- Angiogenesis inhibitors. These drugs inhibit the formation of new blood vessels, which fuel the growth of cancer cells.
What Happens After Chemotherapy For Breast Cancer
Immediately after chemotherapy, you may feel sleepy or nauseated. Typically, the side effects of chemotherapy go away after you complete all prescribed cycles.
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Sore Mouth And Taste Changes
Youll be given mouthwash to try to reduce soreness of the mouth and gums and to try to stop mouth ulcers developing. Good mouth hygiene is very important during treatment. Its advisable to see your dentist for a dental check-up before chemotherapy begins, but avoid dental treatment during chemotherapy.
While you’re having AC chemotherapy your taste can change and some food may taste different .
What Happens If Chemo Doesnt Work
Your oncologist might suggest new treatments, such as trying different combinations of chemotherapy drugs that include experimental options. Still, you and your oncologist must consider whether more treatment will improve your health, or whether its best to stop treatment altogether and pursue palliative care.
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Chemotherapy For Triple Negative Breast Cancer
Chemotherapy is often recommended for treating triple negative breast cancer. Unlike most other types of breast cancer, triple negative breast cancer does not respond to the presence of certain hormones, such as estrogen and progesterone, nor does it have an abnormally high level of HER2 receptors. Therefore, hormone therapy is largely ineffective for treatment purposes. Nevertheless, triple negative breast cancer often responds very well to chemotherapy.
Depending on when chemo is administered, its goals can vary. For instance, chemotherapy may be recommended prior to surgery to attempt to destroy rapidly dividing cancer cells. In this way, it may be possible to shrink tumors and make them easier to remove, which can increase the likelihood of a successful surgical outcome. Additionally, because it is not always possible for a surgeon to completely remove a patients cancer, chemotherapy may be recommended after surgery to target any remaining cancer cells and help prevent spread and recurrence. Alternatively, chemo can be used as a primary form of treatment to control the growth and ease the symptoms of large tumors that cannot be surgically removed.
Infused into a vein through an intravenous drip
Injected by needle into a vein or muscle
Taken by mouth in pill or capsule form
Swallowed in liquid form
How Is Ac Chemotherapy Given
AC chemotherapy is given intravenously . This will usually be as an infusion into the hand or arm, although other intravenous methods may be used depending on factors such as how easy it is for chemotherapy staff to find suitable veins, and your preferences.
Read about the different ways chemotherapy may be given.
Youll normally be given your treatment at hospital as an outpatient or day case, which means youll be able to go home on the same day.
Hi Kim Im Stage Ii Also I
Hi Kim, Im stage II also. I am 45. I opted to have the chemo . Totally up to me. My thought process was if there is even a slight possibility that it will help Im doing it. It didnt hurt that my oncologist said if I was his daughter hed want me to do it. 🙂 So far Ive had 5 of my 12 treatments and its going well. They removed the oxiliplatin after round 3 because the neuropathy was getting pretty bad. So now its just the 5FU and the Leucovorin. This has made treatment much more tolerable. Everyone reacts differently, but if you are just getting the 5FU, I dont think youll have a rough time of it. Its pretty well tolerated.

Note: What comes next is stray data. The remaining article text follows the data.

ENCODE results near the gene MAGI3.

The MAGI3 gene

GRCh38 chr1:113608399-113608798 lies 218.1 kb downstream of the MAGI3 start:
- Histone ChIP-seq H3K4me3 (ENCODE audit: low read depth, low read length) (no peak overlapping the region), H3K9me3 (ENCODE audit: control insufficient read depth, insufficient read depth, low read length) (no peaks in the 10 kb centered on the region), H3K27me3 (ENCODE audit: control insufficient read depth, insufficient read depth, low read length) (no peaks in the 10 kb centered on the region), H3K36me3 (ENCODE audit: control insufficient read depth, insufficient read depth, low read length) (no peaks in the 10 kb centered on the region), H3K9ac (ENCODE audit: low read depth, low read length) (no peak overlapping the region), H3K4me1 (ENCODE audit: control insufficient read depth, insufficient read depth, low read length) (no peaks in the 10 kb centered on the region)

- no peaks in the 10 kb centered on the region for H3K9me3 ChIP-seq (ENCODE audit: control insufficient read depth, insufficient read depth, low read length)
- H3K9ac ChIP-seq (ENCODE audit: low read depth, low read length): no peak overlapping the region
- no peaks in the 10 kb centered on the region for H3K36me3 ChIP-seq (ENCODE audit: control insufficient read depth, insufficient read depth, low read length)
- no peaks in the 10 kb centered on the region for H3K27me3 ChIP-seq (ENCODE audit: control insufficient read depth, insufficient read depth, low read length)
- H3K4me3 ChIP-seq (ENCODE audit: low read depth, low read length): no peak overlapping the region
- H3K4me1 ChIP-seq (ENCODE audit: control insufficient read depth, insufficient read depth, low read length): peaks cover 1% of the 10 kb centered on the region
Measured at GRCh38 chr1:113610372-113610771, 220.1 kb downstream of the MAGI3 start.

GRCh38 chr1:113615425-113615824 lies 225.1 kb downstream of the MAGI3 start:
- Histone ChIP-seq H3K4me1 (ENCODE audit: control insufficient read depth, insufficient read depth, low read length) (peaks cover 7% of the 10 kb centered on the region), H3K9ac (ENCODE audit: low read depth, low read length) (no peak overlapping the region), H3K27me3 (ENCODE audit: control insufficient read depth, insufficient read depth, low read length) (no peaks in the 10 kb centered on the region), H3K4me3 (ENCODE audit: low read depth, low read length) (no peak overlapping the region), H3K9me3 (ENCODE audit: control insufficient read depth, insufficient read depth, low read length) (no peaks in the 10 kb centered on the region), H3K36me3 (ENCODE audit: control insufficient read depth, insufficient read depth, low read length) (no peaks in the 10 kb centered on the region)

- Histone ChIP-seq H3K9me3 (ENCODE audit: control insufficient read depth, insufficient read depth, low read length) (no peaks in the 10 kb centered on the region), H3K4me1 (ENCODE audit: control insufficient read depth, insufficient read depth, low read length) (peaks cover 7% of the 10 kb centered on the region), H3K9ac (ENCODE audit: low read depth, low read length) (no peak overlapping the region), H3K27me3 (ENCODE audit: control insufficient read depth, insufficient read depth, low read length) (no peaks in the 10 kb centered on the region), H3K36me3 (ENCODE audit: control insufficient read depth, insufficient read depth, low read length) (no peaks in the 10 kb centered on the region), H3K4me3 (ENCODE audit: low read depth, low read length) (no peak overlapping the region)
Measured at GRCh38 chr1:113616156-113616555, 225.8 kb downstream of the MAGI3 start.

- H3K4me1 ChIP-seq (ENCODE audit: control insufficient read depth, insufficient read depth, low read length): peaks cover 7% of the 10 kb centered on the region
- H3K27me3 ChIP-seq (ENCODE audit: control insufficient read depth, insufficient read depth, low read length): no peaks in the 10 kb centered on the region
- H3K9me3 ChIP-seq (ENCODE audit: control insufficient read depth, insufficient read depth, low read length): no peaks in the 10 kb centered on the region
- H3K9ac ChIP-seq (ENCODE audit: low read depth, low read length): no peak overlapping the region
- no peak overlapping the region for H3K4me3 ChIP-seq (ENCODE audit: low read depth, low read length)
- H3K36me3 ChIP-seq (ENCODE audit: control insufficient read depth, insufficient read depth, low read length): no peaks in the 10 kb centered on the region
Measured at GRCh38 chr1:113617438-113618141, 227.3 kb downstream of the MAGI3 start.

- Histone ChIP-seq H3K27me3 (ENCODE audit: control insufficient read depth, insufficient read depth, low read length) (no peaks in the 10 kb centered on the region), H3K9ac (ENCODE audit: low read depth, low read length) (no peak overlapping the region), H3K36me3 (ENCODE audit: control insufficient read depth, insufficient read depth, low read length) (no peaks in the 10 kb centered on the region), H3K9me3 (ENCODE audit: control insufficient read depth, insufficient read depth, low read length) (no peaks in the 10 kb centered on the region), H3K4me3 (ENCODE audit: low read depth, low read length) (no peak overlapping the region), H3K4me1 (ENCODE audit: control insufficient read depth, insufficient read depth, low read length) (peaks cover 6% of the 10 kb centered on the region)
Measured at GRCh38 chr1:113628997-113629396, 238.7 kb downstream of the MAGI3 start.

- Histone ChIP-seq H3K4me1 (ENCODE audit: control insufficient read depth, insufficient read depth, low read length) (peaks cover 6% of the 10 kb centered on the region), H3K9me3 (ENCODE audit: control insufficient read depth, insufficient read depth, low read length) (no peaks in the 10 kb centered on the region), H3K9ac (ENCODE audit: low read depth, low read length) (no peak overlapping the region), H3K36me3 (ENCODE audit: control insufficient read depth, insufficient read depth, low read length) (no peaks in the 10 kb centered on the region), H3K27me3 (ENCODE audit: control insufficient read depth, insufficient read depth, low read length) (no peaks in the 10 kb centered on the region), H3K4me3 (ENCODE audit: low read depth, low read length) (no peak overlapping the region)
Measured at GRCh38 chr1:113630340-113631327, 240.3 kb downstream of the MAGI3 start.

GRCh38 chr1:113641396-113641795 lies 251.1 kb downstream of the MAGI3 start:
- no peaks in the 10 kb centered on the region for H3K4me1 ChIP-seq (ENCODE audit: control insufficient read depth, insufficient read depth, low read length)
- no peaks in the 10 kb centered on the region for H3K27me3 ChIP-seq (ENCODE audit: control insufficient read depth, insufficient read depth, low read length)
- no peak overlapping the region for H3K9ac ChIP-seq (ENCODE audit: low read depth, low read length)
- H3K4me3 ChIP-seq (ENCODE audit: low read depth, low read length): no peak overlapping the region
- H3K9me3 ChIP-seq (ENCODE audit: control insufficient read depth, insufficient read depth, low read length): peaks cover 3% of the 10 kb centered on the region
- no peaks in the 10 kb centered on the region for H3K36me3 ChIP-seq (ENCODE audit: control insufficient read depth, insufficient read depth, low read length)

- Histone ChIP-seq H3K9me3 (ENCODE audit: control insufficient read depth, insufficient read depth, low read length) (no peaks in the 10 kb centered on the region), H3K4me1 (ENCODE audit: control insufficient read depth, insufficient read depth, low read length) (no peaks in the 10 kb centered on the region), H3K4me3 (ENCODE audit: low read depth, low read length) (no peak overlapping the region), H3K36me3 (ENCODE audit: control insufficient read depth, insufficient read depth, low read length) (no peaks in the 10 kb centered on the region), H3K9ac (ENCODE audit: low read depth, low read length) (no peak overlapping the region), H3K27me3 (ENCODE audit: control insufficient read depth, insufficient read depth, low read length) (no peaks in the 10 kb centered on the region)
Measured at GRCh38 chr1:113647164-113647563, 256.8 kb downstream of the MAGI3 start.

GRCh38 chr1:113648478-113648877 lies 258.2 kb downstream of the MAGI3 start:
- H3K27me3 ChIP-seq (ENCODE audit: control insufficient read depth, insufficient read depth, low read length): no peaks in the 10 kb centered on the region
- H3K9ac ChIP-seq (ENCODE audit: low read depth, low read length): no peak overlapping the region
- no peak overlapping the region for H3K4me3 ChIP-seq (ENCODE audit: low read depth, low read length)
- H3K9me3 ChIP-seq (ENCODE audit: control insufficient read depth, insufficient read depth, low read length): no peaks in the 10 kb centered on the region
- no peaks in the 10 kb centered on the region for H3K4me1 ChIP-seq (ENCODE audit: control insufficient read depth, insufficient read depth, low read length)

Feel free to message me if youd like to discuss this more.
Where You Have Chemotherapy
You usually have treatment into your bloodstream at the cancer day clinic. You might sit in a chair for a few hours so its a good idea to take things in to do. For example, newspapers, books or electronic devices can all help to pass the time. You can usually bring a friend or family member with you.
You have some types of chemotherapy over several days. You might be able to have some drugs through a small portable pump that you take home.
For some types of chemotherapy you have to stay in a hospital ward. This could be overnight or for a couple of days.
Some hospitals may give certain chemotherapy treatments to you at home. Your doctor or nurse can tell you more about this.
Clare Disney : Hello, my name is Clare and this is a cancer day unit.
So when you arrive and youve reported into with the receptionist, one of the nurses will call you through when your treatment is ready, sit you down and go through all the treatment with you.
Morning, Iris. My name is Clare. I am the nurse who is going to be looking after you today. Were going to start by putting a cannula in the back of your hand and giving you some anti sickness medication. And then I am going to come back to you and talk through the chemotherapy with you and the possible side effects you may experience throughout your treatment. Is that okay?
Each chemotherapy is made up for each individual patient, depending on the type of cancer they have and where it is and depending their height, weight and blood results.
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How Long Does Chemotherapy Take For Breast Cancer
Typically, you receive chemotherapy in cycles. You may receive chemo every week or every two, three or even four weeks. Cycles are usually two to three treatments long. Each cycle includes a rest period to allow your body to recover. For example, you may have the same treatment every Monday for three weeks. Then you have an extra week to recover before repeating the cycle. Many people have multiple treatment cycles in a row. Treatment may last three to six months.
Breast Cancer: Types Of Treatment
Have questions about breast cancer? Ask here.
ON THIS PAGE: You will learn about the different types of treatments doctors use for people with breast cancer. Use the menu to see other pages.